The pajarillo cautivo, the little captive bird.

Mestizo is the historical/traditional way to denote a person of mixed indigenous American and European blood.

A yaravi is a song form in triple meter, in the minor tonality, sung in the Peruvian Andes mountains; these are songs of passion and loss, complicated love affairs etc.

I put this song on today and, against a backdrop of full sun and slightest browning leaves, a bit hot and humid too, it completed a feeling which I cannot explain, but which this beautiful music would explain to anyone with love in their heart.

It sounds like a three piece to me: harp, guitar, singing.

There is an old fire to this music which I have never experienced in person, and might never. And what a shame that most of us living now together in the future will never either.

Music of Peru, Ethnic Folkways – Pajarillo Cautivo (mestizo yaravi) <<<PLAY

Brazilian composer Paschoal Melillo doing a characteristic baiao, which is the name for the basic rhythym of this music. Baiao, samba and bossa nova are the three most important structures in Brazilian folk sounds.

On the Rio de Janeiro label Copacabana from the early 50s, Ciganinha is a right example of this type of music and its intentions: warm, virtually always in a major key, and ever so swinging. A perfect warm weather tune, with or without the caipirinha.

Paschoal Melillo e Seus Guitarristas-Ciganinha <<PLAY

Chester Arthur Burnett, otherwise known as Howlin’ Wolf, was born in 1910 in White Station, Mississippi; he would go on to become one of the most important blues musicians of any era. His sound was hard and direct, the sand-grit howl and tough delivery would eventually transform music in the 1950s, laying foundation for sounds to come. Rock n’ roll and the inevitable British invasion in the 1960s, for examples, owe much to Wolf’s recordings and aesthetic.

He made records mostly for Chicago’s Chess label and his 78s are gems to anyone interested in blues shellac.

This particular side, recorded in 1958, was my first ever introduction to Howlin’ Wolf and it has a special place in my heart. I still listen to it often; the raw, wild energy sounds fresh every time.

Howlin Wolf – Moanin For My Baby  <<<PLAY

John Lee Hooker, blues legend, doing the self-penned Dimples.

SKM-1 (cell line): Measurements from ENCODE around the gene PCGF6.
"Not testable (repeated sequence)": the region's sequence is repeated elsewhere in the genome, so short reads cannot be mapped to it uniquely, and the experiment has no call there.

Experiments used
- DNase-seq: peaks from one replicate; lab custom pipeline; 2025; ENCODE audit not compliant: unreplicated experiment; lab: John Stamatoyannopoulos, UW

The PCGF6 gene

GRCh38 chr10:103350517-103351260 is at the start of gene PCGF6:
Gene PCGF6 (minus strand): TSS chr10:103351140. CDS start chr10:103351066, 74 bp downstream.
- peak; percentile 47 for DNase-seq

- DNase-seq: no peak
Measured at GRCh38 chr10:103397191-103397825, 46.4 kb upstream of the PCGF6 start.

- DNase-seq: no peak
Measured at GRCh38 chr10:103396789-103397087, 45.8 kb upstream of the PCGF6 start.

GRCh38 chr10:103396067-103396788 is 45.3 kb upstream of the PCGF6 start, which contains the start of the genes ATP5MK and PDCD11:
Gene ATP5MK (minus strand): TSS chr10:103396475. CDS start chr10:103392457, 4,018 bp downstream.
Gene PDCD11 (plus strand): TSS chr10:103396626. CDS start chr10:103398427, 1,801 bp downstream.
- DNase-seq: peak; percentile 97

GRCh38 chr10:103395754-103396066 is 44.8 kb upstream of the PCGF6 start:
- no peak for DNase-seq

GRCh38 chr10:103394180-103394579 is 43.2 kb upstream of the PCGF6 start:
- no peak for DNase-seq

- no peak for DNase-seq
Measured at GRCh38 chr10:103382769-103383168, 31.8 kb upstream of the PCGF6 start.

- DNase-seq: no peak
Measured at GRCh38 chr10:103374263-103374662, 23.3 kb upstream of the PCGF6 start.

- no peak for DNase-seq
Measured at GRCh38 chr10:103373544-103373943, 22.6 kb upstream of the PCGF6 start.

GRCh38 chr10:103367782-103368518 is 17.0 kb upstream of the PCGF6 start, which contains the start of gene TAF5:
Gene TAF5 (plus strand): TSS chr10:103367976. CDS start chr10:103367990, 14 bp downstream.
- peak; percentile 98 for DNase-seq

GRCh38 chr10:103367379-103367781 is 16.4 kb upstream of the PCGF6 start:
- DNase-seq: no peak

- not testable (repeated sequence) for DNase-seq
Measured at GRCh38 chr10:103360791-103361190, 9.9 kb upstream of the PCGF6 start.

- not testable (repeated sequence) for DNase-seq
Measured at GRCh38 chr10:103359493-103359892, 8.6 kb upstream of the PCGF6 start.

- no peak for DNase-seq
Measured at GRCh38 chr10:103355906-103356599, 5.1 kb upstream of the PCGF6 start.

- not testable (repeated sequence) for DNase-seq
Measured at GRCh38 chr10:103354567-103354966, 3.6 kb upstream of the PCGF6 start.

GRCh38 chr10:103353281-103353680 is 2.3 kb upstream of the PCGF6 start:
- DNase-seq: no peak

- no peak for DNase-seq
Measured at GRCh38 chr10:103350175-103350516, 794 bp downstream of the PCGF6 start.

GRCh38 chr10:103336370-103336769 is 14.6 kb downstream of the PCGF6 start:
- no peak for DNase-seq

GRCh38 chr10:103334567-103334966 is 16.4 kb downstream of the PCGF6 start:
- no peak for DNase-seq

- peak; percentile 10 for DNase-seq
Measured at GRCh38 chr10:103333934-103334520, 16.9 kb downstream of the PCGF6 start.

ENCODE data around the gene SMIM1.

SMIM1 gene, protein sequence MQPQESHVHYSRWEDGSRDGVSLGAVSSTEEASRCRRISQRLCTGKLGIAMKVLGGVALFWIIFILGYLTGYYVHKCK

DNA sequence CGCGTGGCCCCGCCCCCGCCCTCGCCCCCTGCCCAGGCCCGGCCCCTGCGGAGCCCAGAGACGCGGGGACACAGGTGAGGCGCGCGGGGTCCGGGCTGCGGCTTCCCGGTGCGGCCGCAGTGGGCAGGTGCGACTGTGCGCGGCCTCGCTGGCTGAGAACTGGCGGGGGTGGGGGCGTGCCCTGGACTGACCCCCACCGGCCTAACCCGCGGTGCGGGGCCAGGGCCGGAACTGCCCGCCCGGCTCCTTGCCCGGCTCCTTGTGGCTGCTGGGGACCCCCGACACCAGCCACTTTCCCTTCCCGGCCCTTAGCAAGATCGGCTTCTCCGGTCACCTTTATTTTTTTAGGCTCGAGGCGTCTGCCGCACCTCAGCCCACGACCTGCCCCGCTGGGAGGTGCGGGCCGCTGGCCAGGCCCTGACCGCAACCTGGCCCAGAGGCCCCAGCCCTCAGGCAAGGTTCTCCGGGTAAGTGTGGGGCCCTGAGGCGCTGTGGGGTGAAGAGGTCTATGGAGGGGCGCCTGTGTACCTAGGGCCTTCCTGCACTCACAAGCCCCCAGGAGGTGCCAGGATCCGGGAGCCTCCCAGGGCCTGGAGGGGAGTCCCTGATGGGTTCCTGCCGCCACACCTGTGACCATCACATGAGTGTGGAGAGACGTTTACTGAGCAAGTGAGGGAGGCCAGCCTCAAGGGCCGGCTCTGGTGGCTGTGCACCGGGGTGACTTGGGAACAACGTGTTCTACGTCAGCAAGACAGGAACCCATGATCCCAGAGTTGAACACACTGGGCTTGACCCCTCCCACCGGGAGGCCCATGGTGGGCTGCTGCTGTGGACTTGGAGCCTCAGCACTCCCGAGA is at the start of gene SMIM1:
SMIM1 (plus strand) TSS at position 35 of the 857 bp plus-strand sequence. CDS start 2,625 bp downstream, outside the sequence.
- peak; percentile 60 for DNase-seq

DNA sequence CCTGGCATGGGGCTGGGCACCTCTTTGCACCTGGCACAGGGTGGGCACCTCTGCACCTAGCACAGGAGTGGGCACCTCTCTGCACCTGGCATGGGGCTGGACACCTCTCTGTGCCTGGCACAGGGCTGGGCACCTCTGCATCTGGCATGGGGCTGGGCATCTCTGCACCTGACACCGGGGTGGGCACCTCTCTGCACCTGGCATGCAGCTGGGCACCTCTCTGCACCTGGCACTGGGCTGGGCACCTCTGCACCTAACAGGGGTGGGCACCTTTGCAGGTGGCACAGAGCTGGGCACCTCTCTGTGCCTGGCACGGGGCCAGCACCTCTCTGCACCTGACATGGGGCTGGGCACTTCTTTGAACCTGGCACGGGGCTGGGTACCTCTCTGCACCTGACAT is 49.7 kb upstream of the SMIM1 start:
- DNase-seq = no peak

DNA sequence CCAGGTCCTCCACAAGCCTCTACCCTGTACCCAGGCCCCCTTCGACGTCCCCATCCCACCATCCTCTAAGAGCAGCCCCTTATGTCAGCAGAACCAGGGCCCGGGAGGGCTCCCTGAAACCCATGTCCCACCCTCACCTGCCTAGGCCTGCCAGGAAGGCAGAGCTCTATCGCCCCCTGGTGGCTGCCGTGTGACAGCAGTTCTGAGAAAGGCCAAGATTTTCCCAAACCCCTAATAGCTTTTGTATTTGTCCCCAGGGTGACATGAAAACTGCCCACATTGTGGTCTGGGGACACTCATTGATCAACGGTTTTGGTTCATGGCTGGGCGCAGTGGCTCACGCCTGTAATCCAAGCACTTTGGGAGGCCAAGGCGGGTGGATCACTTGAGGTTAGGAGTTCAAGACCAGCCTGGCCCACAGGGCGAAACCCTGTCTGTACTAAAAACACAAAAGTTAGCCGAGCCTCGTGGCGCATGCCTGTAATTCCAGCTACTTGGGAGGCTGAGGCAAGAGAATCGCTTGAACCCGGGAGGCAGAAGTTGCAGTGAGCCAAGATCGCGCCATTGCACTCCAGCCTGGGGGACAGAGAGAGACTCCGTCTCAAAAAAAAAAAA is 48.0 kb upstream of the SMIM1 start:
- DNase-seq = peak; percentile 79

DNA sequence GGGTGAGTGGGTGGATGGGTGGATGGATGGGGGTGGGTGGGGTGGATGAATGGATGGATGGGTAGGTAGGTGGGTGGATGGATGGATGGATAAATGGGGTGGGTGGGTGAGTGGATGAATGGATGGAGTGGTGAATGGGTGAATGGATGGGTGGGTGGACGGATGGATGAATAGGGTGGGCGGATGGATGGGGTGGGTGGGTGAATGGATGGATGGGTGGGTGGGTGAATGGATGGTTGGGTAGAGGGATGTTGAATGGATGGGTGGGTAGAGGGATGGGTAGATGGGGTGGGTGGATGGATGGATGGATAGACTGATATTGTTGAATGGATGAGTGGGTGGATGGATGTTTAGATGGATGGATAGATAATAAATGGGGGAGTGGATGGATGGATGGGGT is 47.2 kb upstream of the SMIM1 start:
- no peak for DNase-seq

Recorded 27-March-1956 in Chicago, Illinois. Session:

Eddie Taylor (guitar), George Washington (bass) and Tom Whitehead (drums).

John Lee Hooker – Dimples <<<PLAY

Sabah (born Jeannette Gergi Fighali in Lebanon, 1927) is a world-renowned singer, movie star and stage actress. Her repertoire of songs is in the thousands,somewhere around 3,500; but I have also read that she has upwards of 4,500 (!) in her songbook. She is a polyglot, fluent in Lebanese, Arabic, Turkish and the Egyptian tongue, which is now Egyptian Arabic but has the shadings and history of the original Coptic language. Unfortunately, not enough of her movie and stage career has been released in any medium: you had to have been in the theatres and movie houses of the middle east to have seen her, although a few movies can be still be found if you peep around.

Sabah’s musical output, however, is fairly well documented and she can be found on over fifty albums: plenty of CDs and 45s to be dug up; but to hear her on a 78 is rare. Her perfectly intonated, confidently sung phrases are such a thing of beauty, undulating and water like, as the Arabic scale is apt to be in the hands of a master.

This song, Wassaltina Lilbir, is a two part-er, and a short epic, on the Voix de L’Orient label.  It was recorded and manufactured in France sometime in the 1940’s. I have “glued” the two sides together with the agency of GarageBand, only the slightest tick happening at the beginning of what is the bridge(?) section. Sabah’s voice during this pivotal part of the song has to be one of my favorite female vocals of all time: her control, compassion and honesty shine, bringing the gravity back to the final swing through the main themes and ending.

Sabah – Wassaltina Lilbir (parts 1 & 2) <<PLAY

I have not been able to find anything about this Turkish 78 except for the name? of the performers? which is written in English on the label. An intense piece of music which a scratchy recording only serves to make even scarier, it has voices, an insistent hand drum and the horn/flute instrument sounds like an ancient mey. A captivating, maybe uneasy listen (war song?heroic allegory?),this appears to be from the late 1910s, on Victor’s “bat wing” label.

Seni Ghiardukdje titreyor ghureim – Song in Turkish <<PLAY

As a part of history, Edward Kennedy “Duke” Ellington transcends any localizing. He traveled the world with his famous orchestra, playing his compositions for the fox trotters at Harlem’s Cotton Club, the British queen and her family, Carnegie Hall concerts, television appearances, Argentine “hot” dancers etc. Igor Stravinsky went to hear him many times. His orchestra broke down racial barriers for “the Race”, playing for the first time in countless as-yet segregated venues. Many of Ellington’s compositions have become canonical, and many became Standards in his own time.

For this one, I have picked two: Creole Rhapsody, recorded in January 1931, and Swamp Fire from 1946.

Duke Ellington and his Orchestra – Creole Rhapsody (parts 1 & 2)<<PLAY

Duke Ellington and his Orchestra – Swamp Fire <<PLAY